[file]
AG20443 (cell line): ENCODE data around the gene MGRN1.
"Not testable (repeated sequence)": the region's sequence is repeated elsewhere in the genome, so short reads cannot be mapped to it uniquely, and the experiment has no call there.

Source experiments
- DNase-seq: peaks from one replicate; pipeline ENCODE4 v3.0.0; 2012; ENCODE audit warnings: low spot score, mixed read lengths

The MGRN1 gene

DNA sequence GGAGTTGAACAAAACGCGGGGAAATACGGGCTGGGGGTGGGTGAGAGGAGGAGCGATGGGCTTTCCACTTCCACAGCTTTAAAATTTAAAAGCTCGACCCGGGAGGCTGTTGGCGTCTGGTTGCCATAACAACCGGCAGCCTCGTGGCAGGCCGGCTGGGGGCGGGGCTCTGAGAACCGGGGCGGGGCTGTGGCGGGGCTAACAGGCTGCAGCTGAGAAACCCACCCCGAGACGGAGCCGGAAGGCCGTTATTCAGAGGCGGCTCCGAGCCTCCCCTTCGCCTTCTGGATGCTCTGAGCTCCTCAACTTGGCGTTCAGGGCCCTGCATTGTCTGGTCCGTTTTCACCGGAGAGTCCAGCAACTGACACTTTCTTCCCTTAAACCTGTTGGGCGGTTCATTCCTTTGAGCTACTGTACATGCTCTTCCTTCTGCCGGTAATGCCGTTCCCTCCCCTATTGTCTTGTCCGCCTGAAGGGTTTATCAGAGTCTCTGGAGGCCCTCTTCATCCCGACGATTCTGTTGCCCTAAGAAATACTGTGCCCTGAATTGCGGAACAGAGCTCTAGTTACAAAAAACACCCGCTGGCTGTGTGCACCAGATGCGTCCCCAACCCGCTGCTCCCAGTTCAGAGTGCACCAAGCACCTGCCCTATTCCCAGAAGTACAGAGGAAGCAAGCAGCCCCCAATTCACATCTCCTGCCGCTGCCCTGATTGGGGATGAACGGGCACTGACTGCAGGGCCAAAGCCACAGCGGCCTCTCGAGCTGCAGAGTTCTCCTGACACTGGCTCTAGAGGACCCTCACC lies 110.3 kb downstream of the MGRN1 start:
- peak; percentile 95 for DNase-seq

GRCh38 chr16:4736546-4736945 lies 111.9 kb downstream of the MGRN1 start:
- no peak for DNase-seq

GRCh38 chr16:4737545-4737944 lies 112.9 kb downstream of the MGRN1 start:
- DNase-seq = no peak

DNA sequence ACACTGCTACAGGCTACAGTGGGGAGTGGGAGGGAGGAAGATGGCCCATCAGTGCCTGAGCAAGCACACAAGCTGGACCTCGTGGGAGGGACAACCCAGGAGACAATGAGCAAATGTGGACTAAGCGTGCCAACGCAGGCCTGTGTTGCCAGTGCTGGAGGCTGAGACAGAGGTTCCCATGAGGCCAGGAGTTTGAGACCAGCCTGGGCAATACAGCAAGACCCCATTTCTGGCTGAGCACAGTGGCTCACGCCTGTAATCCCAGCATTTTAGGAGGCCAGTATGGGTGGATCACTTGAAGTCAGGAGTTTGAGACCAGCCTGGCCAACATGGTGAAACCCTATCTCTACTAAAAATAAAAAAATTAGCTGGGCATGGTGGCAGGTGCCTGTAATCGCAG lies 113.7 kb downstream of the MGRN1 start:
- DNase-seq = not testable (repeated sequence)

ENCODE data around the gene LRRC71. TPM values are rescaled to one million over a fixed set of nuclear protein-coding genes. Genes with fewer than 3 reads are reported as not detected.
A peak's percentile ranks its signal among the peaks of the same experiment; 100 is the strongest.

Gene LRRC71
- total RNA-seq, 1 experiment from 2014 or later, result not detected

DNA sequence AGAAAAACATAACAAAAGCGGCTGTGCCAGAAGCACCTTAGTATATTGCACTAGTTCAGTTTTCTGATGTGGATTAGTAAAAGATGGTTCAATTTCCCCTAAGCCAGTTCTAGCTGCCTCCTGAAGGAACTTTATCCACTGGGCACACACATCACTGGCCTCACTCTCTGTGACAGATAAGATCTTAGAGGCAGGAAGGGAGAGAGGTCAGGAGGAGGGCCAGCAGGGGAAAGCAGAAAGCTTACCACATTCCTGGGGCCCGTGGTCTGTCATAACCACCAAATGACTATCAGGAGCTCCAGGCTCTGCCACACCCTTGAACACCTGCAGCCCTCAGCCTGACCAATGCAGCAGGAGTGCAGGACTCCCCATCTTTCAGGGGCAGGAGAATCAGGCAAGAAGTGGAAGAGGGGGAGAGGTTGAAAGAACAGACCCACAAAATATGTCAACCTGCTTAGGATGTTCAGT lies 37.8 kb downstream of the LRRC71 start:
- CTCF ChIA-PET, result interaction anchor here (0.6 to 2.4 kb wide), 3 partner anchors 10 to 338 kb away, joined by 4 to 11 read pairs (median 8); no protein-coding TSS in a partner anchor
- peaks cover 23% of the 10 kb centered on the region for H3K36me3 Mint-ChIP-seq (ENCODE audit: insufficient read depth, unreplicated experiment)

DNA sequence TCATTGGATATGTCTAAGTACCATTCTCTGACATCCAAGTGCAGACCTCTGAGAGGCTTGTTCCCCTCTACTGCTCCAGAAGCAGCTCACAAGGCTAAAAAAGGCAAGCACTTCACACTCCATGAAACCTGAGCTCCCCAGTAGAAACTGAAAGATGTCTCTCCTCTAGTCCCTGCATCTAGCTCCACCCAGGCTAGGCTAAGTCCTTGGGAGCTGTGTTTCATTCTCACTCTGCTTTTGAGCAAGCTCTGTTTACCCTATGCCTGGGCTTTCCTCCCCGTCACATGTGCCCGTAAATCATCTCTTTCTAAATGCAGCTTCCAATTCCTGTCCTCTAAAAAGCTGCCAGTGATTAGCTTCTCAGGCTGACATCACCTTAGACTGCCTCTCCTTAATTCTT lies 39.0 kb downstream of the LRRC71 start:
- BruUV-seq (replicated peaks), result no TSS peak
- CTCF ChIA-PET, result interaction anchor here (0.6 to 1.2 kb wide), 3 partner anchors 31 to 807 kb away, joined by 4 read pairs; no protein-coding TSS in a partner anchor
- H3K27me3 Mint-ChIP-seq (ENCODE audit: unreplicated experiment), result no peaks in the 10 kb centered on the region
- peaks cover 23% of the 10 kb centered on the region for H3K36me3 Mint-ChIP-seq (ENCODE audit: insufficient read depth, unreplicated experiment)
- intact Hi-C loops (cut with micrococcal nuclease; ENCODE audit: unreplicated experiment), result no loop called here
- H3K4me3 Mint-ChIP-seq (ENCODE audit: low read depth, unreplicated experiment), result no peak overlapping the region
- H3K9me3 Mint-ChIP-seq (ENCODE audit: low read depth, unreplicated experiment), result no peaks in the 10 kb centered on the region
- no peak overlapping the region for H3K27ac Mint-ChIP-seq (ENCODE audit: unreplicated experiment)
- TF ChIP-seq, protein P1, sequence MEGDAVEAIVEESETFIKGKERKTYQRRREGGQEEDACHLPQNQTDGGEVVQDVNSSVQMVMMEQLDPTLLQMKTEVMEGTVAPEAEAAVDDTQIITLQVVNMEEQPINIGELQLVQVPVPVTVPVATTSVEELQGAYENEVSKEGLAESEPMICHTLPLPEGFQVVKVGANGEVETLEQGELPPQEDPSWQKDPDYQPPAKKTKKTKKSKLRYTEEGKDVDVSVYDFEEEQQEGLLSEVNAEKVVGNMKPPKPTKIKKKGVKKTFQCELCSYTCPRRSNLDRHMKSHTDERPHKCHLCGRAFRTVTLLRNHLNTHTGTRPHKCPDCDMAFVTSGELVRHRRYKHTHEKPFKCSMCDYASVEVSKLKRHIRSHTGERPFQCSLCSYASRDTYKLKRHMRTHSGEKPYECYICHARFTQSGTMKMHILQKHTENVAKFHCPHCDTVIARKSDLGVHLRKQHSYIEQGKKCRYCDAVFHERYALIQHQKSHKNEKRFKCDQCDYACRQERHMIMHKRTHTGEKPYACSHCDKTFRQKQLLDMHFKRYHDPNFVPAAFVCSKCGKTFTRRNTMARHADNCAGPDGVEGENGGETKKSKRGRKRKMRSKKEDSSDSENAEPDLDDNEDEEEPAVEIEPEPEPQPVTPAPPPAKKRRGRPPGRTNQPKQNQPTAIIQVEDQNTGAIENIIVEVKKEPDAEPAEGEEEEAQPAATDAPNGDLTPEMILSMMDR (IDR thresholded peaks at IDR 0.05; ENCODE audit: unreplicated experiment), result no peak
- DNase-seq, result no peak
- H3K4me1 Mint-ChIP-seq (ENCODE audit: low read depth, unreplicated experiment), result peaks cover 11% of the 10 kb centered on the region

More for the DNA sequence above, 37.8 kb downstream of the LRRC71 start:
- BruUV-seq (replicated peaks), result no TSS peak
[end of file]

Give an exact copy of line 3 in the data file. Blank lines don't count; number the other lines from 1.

Source experiments